The terms 'first aid' and 'crisis response' bring to mind images of ambulances, flashing red lights, dire emergencies and disasters, and life or death situations. But more often than that, people experience crises on an individual level – an accident, loss of a family member, or as is the case for all of the beneficiaries we treat in our project: receiving the diagnosis of a life-threatening illness like HIV or TB.
Any type of serious stress event carries with it physical, emotional, and social effects for those affected, and psychological first aid has been designed to reduce the impact of these effects on people in need.
For a full run down of psychological first aid, I highly recommend checking out the relevant World Health Organisation materials online.
Much about psychological first aid is based on the idea of presence, about the transformative power of providing a trustworthy, calming, and supportive presence to people who have recently undergone a crisis.
I’ve found that people often think mental health provision is largely about words – that it is up to the counsellor to solve all of a patient’s problems with some concoction of magical counselling manoeuvers and tricks.
HIV and TB counsellor La Ring modelling active and empathic listening in training. Photo: MSF.
And while I like the idea that counselling has a certain a degree of magic in it, I also know how much of supporting others is based simply on being able to provide a safe, nonjudgmental and compassionate space, just as psychological first aid promotes. And sometimes, especially as a Mental Health Officer in MSF's international staff, I’ve found that providing that safe space is sometimes my only option.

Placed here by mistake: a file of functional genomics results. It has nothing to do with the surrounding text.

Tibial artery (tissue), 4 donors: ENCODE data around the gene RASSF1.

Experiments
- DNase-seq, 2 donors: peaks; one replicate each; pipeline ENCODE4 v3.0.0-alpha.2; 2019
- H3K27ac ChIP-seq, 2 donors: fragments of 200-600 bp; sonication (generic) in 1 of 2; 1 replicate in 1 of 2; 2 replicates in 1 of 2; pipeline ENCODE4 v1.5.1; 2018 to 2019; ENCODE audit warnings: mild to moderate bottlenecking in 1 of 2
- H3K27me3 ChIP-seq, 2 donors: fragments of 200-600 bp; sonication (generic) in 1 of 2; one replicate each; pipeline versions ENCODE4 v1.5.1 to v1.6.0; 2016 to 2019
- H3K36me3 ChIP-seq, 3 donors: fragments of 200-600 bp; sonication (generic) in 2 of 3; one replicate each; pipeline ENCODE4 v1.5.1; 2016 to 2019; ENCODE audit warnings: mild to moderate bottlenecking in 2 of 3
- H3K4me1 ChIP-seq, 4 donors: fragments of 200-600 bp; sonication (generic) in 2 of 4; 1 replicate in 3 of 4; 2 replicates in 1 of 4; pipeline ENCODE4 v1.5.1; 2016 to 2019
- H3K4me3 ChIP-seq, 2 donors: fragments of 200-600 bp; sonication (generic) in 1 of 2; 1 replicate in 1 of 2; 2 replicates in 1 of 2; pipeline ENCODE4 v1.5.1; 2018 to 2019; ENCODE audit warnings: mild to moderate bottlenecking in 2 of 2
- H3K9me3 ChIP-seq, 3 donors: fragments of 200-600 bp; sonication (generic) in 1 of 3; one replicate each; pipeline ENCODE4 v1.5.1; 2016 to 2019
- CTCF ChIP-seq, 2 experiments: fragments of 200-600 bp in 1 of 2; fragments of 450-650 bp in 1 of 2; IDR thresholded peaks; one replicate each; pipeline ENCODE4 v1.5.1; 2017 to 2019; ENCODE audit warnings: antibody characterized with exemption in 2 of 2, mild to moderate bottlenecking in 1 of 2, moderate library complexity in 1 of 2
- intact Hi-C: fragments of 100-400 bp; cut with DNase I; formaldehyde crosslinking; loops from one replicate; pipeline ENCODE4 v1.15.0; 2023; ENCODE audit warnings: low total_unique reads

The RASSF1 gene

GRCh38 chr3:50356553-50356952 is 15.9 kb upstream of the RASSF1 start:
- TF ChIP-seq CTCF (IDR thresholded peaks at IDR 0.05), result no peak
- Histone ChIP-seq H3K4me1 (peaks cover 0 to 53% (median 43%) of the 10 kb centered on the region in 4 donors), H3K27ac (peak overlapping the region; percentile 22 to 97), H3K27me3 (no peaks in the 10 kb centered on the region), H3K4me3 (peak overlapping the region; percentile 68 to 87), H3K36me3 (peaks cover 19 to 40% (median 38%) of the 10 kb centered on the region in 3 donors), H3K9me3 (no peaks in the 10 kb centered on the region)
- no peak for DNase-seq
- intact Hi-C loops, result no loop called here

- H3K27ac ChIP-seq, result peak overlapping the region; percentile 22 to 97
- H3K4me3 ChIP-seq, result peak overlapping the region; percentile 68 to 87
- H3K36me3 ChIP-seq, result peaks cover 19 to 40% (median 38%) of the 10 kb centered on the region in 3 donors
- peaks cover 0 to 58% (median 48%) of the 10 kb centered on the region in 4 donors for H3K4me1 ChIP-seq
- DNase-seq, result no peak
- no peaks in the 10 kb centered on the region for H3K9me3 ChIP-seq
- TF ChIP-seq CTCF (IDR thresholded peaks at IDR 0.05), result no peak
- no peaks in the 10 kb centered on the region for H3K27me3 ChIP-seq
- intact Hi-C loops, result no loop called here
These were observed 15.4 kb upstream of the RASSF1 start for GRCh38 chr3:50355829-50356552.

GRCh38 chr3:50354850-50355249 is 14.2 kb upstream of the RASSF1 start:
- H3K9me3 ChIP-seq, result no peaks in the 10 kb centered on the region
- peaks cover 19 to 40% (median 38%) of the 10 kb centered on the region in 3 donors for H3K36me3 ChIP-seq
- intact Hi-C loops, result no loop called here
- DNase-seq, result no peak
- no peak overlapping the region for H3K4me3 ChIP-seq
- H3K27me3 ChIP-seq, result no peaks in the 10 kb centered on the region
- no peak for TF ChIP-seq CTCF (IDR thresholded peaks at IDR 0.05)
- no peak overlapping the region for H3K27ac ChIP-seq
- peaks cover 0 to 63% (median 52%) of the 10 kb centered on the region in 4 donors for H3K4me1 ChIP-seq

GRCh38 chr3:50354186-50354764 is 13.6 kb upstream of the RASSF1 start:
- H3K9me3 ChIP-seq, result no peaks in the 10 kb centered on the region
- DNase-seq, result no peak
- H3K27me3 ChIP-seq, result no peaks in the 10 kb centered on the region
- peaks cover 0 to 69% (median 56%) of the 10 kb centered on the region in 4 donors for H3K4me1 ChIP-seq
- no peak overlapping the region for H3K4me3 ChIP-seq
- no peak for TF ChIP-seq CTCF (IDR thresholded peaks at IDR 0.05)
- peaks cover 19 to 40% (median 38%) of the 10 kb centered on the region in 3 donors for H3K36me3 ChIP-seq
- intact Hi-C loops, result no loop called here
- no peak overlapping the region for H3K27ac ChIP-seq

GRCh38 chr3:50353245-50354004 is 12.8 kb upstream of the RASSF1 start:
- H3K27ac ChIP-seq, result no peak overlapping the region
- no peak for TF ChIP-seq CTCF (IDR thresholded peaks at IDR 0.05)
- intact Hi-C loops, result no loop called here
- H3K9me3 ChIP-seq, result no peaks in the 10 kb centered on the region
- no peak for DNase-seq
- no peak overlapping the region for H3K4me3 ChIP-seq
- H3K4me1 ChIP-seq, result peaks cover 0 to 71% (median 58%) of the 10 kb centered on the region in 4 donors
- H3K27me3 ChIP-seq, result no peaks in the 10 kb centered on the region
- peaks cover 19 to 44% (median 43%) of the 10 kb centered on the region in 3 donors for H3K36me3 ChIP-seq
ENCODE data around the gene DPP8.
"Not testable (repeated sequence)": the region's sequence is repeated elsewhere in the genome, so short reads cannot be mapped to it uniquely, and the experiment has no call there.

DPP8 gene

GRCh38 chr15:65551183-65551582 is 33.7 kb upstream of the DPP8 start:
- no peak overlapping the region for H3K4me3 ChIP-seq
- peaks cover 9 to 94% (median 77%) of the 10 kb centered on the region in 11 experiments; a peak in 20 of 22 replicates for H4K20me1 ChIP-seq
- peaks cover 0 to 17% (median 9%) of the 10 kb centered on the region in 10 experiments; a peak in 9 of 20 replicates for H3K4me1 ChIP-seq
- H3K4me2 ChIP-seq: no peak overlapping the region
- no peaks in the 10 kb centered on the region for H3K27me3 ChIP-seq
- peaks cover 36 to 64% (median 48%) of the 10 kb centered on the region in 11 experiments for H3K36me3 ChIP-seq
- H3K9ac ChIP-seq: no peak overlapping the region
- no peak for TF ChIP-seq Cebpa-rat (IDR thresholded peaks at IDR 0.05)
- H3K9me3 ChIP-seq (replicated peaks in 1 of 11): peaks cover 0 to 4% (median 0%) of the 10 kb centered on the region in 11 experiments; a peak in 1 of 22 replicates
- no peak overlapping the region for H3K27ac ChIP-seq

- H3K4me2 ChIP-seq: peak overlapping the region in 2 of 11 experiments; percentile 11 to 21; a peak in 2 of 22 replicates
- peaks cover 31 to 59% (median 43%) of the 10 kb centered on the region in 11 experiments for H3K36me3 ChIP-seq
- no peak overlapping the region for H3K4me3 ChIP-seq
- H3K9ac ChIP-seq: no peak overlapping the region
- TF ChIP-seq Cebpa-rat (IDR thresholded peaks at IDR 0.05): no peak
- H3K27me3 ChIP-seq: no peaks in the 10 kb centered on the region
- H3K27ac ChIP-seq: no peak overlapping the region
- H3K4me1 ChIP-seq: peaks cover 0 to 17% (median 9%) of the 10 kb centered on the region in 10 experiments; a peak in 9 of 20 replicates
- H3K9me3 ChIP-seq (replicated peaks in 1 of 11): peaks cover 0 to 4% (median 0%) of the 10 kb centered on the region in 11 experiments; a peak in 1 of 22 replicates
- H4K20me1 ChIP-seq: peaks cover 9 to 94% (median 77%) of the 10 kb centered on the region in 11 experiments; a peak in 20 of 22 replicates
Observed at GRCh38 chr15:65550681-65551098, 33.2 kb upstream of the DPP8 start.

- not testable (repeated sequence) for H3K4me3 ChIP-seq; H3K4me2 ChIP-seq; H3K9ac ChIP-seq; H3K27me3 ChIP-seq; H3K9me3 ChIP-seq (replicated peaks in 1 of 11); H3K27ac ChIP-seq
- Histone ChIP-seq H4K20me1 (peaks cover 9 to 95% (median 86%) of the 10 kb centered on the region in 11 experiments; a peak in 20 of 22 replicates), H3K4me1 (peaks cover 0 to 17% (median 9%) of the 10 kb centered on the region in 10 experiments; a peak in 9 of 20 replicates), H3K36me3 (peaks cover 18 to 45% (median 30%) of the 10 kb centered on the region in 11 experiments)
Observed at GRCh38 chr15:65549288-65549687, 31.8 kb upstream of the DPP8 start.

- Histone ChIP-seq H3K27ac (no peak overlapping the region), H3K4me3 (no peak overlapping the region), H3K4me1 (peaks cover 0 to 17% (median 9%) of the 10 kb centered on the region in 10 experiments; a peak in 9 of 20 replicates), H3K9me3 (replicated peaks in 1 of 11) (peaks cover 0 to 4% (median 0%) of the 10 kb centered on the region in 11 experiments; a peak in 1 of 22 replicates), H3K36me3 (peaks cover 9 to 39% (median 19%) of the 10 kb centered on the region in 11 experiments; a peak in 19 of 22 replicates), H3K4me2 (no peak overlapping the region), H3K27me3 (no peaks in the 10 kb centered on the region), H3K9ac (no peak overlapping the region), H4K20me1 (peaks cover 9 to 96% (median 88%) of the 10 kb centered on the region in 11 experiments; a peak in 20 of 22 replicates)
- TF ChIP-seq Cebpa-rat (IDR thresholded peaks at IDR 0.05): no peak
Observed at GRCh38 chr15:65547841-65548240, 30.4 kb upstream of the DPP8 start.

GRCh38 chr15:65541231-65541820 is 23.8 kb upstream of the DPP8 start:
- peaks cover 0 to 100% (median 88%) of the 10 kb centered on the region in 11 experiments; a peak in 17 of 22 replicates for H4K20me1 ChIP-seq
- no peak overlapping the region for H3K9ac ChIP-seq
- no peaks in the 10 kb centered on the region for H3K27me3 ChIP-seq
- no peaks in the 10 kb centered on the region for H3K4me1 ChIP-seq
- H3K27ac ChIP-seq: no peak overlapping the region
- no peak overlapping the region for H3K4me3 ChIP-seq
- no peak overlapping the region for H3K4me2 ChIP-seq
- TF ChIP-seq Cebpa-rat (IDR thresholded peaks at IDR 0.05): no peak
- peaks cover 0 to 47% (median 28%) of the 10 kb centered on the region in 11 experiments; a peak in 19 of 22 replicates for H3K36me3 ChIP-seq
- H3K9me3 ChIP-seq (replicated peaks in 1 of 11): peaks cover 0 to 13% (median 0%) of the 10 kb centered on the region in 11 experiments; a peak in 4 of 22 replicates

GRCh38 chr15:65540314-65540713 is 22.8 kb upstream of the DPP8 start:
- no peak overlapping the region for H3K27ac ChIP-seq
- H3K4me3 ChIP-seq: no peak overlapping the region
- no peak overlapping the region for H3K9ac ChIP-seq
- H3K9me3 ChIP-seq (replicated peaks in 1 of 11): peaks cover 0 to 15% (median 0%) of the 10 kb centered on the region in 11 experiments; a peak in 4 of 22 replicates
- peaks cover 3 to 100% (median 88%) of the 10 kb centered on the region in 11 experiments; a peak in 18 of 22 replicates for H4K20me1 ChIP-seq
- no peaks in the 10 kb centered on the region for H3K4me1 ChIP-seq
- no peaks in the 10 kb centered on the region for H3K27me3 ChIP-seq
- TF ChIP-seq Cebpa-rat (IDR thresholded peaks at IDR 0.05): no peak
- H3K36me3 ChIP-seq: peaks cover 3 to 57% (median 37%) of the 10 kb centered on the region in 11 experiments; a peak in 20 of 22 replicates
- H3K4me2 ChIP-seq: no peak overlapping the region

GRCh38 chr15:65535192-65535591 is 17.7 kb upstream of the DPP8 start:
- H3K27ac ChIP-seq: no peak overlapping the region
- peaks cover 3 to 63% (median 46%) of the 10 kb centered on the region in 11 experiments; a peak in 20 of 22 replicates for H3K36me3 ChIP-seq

Much of supporting others is based simply on being able to provide a safe, nonjudgmental and compassionate space.
Earlier this year I met an MSF beneficiary whose story has resonated with me ever since.
This young woman was eight months pregnant when I met her, and she had experienced multiple, horrific personal traumatic stressors in the past, in addition to being on antiretroviral therapy for HIV.
On top of that, this woman was living in a state in Myanmar that had been torn apart by civil war for the last five years. And on top of all of that, she was just diagnosed by our MSF team with Multi-Drug Resistant Tuberculosis (MDR-TB), a horrible strain of TB that requires patients to undergo 20 months of intensive medical treatment.
The treatment for this strain of TB involves multiple medications per day, at times including injections. The medications carry with them side-effects that range from uncomfortable to downright misery-inducing. TB is an airborne illness, so patients must also practise limiting isolation precautions so as to not spread their illness to others, including and especially their loved ones.
It's an extremely taxing treatment and this patient was refusing to consent to it, putting her life at serious risk.
At first, I coached my counsellors (via my truly priceless translator) on the basics of Motivational Interviewing (MI), an evidence-based type of counselling designed to reduce people’s defences and encourage behavioural change.